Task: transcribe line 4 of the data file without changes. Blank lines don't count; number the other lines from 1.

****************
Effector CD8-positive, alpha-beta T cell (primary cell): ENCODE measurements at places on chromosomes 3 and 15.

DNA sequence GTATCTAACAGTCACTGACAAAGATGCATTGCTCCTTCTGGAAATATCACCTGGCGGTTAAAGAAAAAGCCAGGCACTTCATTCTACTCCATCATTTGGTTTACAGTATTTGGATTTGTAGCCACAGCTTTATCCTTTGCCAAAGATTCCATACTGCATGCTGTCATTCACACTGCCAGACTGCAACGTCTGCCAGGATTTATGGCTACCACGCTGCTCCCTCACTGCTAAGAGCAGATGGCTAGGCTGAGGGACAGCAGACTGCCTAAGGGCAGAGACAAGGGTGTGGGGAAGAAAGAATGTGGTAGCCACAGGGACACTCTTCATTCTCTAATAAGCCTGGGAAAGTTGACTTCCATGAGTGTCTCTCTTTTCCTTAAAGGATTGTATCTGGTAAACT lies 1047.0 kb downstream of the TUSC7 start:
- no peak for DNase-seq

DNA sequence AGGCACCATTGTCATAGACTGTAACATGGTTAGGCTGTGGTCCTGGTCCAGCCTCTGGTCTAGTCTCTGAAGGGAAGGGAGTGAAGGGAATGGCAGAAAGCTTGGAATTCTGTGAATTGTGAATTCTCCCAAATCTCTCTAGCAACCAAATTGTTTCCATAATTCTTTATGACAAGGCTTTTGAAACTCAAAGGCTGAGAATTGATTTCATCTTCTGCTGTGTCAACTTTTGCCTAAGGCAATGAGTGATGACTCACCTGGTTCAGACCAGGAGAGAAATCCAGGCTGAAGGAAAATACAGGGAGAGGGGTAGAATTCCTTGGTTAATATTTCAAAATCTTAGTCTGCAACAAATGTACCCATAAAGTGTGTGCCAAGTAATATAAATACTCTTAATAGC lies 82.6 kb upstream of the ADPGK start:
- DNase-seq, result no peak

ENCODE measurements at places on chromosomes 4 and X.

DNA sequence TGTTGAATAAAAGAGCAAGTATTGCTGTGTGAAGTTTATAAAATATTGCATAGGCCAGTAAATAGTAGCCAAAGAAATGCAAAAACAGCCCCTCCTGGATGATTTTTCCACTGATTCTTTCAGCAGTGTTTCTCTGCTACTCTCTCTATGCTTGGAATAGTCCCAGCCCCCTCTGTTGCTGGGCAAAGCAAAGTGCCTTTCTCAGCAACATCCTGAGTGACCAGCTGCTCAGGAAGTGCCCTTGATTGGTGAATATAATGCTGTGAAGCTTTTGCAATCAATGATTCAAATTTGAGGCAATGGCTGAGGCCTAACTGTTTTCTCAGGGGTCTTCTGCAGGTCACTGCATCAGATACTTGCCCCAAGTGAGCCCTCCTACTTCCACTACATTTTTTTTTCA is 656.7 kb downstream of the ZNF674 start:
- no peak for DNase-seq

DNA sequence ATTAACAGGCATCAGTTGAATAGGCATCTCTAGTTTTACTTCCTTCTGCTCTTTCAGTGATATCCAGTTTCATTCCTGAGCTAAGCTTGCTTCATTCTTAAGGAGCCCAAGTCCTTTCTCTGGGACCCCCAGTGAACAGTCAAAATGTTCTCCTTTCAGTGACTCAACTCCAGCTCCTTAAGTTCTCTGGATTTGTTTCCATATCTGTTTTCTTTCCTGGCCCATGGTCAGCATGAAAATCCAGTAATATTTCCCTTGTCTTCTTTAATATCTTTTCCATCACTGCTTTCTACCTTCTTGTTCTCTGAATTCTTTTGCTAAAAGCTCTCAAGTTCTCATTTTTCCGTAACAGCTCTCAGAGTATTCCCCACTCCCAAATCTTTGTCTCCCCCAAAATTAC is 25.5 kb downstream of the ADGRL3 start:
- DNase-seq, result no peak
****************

DNA sequence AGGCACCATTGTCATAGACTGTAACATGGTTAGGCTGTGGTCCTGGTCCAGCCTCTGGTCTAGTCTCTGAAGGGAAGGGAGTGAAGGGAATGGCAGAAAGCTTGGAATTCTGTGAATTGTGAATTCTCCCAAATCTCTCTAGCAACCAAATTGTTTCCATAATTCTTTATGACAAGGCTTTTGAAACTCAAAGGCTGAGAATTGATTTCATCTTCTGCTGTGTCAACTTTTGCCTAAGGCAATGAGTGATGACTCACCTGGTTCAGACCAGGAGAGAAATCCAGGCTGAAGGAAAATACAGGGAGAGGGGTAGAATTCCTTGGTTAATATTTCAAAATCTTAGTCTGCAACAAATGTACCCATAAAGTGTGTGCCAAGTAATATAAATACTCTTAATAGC lies 82.6 kb upstream of the ADPGK start: